• Hope: Recovery provides the essential and motivating message of a better future— that people can and do overcome the barriers and obstacles that confront them. Hope is internalized; but can be fostered by peers, families, friends, providers, and others. Hope is the catalyst of the recovery process. Mental health recovery not only benefits individuals with mental health disabilities by focusing on their abilities to live, work, learn, and fully participate in our society, but also enriches the texture of American community life. America reaps the benefits of the contributions individuals with mental disabilities can make, ultimately becoming a stronger and healthier Nation.[4]

MHA agrees that each of the tenets articulated by the National Consensus Statement should be incorporated into behavioral health systems transformation, at both the individual and systems levels. The National Consensus Statement sets ambitious goals for the recovery movement, which MHA enthusiastically supports.

Subsequently, in August 2010, leaders in the behavioral health field, consisting of people in recovery from mental health and substance use problems and SAMHSA (the Substance Abuse and Mental Health Services Administration, the parent of CMHS), adopted a new working definition of recovery, which departs slightly from the 2004 definition quoted above: “A process of change through which individuals improve their health and wellness, live a self-directed life, and strive to reach their full potential.”[5] Through the Recovery Support Strategic Initiative, SAMHSA subsequently delineated four major dimensions that support a life in recovery:

  • Health: Overcoming or managing one’s disease(s) or symptoms—for example, abstaining from use of alcohol, illicit drugs, and non-prescribed medications if one has an addiction problem— and for everyone in recovery, making informed, healthy choices that support physical and emotional wellbeing.

  • Home: A stable and safe place to live.

  • Purpose: Meaningful daily activities, such as a job, school, volunteerism, family caretaking, or creative endeavors, and the independence, income and resources to participate in society.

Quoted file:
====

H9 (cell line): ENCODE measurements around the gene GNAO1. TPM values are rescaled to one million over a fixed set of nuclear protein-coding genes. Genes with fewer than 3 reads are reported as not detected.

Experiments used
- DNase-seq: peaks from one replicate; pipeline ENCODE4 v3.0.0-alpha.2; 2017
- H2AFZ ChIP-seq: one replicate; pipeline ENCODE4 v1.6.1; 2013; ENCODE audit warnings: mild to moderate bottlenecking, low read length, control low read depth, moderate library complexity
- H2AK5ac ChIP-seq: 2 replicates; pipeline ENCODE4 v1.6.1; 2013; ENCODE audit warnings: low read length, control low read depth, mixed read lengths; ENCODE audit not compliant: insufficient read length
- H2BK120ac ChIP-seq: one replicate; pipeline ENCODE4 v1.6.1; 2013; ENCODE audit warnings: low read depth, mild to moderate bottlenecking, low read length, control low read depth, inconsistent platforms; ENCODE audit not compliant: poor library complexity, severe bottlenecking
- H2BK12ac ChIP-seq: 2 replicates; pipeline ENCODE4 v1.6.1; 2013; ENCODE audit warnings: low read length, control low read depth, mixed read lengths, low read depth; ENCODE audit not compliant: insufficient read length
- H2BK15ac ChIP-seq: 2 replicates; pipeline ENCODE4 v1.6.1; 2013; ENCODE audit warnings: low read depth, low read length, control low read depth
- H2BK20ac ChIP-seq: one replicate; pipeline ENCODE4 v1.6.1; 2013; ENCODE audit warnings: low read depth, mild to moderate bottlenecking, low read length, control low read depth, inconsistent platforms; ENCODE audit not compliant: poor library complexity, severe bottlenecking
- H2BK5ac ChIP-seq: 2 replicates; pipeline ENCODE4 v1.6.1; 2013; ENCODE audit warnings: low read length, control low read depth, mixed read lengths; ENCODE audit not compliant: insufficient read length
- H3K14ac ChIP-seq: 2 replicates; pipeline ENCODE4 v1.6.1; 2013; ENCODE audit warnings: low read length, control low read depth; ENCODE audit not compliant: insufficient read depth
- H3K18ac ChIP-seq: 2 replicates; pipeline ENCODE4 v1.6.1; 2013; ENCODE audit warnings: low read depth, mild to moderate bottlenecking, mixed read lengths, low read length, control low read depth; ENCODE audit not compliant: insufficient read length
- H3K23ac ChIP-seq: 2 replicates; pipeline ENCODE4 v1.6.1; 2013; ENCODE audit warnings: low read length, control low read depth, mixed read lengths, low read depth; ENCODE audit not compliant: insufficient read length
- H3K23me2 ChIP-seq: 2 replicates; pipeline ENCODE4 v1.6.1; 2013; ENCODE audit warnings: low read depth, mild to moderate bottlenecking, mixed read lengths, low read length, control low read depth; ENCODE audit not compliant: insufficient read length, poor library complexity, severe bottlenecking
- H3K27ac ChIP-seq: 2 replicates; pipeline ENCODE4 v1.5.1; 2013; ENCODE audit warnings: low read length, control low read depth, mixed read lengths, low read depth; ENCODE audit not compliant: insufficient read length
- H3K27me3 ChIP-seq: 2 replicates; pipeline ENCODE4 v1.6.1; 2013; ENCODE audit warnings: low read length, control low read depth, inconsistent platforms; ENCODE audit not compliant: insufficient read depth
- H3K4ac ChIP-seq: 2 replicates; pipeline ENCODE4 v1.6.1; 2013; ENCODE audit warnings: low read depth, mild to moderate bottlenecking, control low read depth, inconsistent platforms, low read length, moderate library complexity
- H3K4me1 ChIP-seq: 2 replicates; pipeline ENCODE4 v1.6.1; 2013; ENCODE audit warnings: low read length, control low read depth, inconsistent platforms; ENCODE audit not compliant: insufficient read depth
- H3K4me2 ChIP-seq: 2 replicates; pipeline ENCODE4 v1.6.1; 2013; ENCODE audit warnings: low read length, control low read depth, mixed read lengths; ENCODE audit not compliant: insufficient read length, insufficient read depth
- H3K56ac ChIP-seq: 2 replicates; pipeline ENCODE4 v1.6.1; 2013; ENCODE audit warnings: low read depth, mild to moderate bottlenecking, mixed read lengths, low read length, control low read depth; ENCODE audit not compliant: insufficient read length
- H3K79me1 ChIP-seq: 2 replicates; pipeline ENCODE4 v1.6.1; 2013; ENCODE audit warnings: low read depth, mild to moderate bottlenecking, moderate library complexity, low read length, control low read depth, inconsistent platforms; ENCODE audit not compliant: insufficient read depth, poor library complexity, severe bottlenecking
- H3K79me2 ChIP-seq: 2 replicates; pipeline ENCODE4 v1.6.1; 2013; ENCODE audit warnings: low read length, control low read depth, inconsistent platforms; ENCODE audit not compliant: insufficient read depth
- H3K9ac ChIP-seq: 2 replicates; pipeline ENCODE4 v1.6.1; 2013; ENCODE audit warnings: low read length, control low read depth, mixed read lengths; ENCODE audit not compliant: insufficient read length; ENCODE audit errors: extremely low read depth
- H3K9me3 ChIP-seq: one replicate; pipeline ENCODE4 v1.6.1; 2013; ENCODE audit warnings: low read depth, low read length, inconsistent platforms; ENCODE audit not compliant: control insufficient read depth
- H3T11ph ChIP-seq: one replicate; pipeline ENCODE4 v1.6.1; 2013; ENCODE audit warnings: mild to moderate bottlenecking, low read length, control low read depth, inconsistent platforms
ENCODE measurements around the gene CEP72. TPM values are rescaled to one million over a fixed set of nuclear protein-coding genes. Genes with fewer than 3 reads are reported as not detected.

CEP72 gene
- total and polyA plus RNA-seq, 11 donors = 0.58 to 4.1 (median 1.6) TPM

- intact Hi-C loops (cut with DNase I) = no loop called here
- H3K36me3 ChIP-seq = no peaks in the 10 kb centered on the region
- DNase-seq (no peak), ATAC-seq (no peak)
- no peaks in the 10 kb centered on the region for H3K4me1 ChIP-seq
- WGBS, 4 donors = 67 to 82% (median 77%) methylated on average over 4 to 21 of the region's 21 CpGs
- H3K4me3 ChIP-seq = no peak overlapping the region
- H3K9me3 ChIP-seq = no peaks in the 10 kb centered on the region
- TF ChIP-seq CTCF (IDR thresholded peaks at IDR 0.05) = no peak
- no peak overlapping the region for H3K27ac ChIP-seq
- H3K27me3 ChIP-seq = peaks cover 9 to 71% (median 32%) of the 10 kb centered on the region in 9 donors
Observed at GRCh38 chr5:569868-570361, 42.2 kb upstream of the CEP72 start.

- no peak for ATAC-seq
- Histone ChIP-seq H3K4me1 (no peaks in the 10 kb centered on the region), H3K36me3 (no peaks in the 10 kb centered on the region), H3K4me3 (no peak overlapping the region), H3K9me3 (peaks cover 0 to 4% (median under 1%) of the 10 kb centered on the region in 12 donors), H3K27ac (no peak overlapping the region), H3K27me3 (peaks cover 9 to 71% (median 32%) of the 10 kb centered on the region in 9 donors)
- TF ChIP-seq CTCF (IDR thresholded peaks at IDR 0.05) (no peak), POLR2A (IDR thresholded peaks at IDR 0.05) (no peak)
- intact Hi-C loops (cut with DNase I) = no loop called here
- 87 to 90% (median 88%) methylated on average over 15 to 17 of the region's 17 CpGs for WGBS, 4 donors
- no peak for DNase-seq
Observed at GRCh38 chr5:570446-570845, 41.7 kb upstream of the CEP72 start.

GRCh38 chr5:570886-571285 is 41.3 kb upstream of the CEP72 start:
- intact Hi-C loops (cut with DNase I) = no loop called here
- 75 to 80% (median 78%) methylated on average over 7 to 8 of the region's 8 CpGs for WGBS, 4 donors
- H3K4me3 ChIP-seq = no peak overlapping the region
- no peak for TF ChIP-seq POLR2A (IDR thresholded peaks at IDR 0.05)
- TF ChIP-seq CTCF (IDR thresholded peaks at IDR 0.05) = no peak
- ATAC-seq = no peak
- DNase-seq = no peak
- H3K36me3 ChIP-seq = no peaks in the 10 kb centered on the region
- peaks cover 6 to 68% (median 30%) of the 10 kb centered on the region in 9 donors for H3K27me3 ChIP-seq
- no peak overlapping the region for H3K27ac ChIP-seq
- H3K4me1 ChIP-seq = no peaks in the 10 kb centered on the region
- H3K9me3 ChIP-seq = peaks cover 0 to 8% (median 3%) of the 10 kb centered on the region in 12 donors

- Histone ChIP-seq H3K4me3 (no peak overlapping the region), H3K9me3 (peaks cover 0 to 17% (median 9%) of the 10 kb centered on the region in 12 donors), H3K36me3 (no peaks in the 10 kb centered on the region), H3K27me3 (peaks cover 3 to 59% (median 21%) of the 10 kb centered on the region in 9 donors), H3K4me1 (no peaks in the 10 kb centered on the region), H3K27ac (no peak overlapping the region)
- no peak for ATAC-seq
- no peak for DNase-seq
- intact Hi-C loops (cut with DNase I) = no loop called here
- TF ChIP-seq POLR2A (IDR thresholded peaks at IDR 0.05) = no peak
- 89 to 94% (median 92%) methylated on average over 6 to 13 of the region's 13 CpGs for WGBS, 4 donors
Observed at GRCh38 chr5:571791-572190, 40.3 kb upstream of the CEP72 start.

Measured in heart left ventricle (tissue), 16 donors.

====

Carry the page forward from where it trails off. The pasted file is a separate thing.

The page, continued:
• Community: Relationships and social networks that provide support, friendship, love, and hope.

The new definition also includes ten “Guiding Principles in Recovery:”

  • Hope

  • Person-Driven

  • Many Pathways

  • Holistic

  • Peer Support

  • Relational

  • Culture

  • Addresses Trauma

  • Strengths/Responsibility

  • Respect

Significantly, the Consensus Statement includes self-direction (See MHA Position Statement 36[6]) and empowerment, which are reflective of the broader aspirations of the recovery movement, but these principles were deleted from the Guiding Principles. The Guiding Principles are quite similar to the Consensus Statement in other respects, but the important additions of cultural competence and trauma-informed treatment in the 2010 definition remedy gaps in the original definition:

  • Recovery is culturally-based and influenced. Culture and cultural background in all of its diverse representations—including values, traditions, and beliefs—are keys in determining a person’s journey and unique pathway to recovery. Services should be culturally grounded, attuned, sensitive, congruent, and competent, as well as personalized to meet each individual’s unique needs. 

  • Recovery is supported by addressing trauma. The experience of trauma (such as physical or sexual abuse, domestic violence, war, disaster, and others) is often a precursor to or associated with alcohol and drug use, mental health problems, and related issues. Services and supports should be trauma-informed to foster safety (physical and emotional) and trust, as well as promote choice, empowerment, and collaboration.

Call to Action